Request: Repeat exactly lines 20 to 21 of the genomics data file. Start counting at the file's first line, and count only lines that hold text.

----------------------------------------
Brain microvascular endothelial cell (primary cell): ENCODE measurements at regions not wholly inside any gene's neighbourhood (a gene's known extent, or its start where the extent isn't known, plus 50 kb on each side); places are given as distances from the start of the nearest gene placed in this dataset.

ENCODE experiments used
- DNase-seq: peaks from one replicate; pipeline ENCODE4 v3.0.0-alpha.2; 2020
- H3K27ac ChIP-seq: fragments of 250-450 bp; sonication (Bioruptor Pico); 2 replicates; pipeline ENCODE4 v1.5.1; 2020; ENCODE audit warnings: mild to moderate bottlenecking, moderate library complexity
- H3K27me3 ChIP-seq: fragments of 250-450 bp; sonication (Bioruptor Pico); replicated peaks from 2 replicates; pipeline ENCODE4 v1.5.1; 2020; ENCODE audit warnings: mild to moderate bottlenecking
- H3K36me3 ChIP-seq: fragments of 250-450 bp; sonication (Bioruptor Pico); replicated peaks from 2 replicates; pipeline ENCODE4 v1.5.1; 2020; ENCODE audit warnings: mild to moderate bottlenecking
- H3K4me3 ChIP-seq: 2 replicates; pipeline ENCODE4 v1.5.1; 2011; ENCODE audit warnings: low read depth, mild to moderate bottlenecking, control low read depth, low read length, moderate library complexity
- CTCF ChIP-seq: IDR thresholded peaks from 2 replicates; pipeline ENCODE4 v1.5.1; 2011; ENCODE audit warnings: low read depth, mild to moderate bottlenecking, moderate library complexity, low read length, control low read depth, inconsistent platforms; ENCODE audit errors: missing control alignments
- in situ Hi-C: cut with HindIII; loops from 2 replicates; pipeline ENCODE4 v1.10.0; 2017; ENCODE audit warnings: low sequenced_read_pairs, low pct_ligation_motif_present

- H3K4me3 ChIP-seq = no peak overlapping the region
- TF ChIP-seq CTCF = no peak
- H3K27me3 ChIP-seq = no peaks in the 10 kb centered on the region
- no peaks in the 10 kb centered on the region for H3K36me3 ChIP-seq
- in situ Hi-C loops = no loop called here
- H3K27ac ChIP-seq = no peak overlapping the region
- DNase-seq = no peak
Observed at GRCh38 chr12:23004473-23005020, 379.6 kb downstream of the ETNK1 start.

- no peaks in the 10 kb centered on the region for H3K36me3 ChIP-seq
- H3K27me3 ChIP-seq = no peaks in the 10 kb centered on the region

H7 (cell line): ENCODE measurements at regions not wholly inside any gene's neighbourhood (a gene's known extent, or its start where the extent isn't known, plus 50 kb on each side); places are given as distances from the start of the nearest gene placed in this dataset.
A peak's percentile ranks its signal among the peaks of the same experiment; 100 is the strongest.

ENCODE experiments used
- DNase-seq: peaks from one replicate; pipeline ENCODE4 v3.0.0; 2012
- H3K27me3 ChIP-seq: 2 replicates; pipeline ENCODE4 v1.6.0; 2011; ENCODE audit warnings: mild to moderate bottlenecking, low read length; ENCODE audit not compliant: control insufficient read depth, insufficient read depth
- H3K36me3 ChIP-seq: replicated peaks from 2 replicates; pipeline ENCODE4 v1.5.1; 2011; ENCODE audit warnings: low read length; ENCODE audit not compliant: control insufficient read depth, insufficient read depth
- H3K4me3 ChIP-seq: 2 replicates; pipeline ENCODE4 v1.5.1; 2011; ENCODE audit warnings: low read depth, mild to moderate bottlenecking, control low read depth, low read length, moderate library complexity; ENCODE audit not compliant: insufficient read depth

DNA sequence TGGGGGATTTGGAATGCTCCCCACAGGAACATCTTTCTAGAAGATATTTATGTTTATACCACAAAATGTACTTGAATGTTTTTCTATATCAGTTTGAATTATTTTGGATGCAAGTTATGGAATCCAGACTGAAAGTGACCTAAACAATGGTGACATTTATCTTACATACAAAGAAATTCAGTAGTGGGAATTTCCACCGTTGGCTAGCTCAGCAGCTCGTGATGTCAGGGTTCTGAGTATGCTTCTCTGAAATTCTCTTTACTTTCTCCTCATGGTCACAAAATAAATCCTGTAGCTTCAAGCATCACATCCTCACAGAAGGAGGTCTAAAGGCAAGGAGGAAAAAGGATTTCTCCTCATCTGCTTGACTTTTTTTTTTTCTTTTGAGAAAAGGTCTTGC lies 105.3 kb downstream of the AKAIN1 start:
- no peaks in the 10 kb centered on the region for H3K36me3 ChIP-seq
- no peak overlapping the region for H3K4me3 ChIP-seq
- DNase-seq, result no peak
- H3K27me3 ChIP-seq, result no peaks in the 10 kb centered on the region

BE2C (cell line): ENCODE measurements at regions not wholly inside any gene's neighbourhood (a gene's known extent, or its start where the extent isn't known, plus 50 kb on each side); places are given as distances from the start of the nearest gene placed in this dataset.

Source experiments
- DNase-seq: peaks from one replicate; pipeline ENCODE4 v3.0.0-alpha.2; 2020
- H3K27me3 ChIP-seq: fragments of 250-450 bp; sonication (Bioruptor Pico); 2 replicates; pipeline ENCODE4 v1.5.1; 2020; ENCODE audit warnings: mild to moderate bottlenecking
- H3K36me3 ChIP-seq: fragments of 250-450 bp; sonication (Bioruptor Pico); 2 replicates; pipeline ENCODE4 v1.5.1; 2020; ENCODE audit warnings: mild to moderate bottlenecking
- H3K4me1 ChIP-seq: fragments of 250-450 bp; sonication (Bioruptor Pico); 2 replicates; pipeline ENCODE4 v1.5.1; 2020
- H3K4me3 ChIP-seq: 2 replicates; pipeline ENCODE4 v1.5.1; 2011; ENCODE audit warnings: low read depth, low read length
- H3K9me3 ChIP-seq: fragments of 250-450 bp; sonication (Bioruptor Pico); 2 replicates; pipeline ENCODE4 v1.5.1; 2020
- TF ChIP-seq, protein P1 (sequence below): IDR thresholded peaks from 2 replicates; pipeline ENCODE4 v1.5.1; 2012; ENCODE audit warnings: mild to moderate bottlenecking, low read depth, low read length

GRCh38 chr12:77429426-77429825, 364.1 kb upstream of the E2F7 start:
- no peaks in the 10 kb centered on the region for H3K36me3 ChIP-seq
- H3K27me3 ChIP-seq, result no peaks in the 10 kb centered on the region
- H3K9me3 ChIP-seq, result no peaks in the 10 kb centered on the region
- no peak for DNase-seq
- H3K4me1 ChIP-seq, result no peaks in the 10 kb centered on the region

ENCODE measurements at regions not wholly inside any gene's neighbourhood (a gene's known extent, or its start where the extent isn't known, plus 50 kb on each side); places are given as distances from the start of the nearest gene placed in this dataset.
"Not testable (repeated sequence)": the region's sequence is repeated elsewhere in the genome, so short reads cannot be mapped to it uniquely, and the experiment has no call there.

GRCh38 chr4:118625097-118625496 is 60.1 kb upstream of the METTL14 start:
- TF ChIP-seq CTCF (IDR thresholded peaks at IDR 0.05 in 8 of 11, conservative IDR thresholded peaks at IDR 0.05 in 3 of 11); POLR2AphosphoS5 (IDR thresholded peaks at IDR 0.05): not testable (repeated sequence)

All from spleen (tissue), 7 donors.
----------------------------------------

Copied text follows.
H7 (cell line): ENCODE measurements at regions not wholly inside any gene's neighbourhood (a gene's known extent, or its start where the extent isn't known, plus 50 kb on each side); places are given as distances from the start of the nearest gene placed in this dataset.
A peak's percentile ranks its signal among the peaks of the same experiment; 100 is the strongest.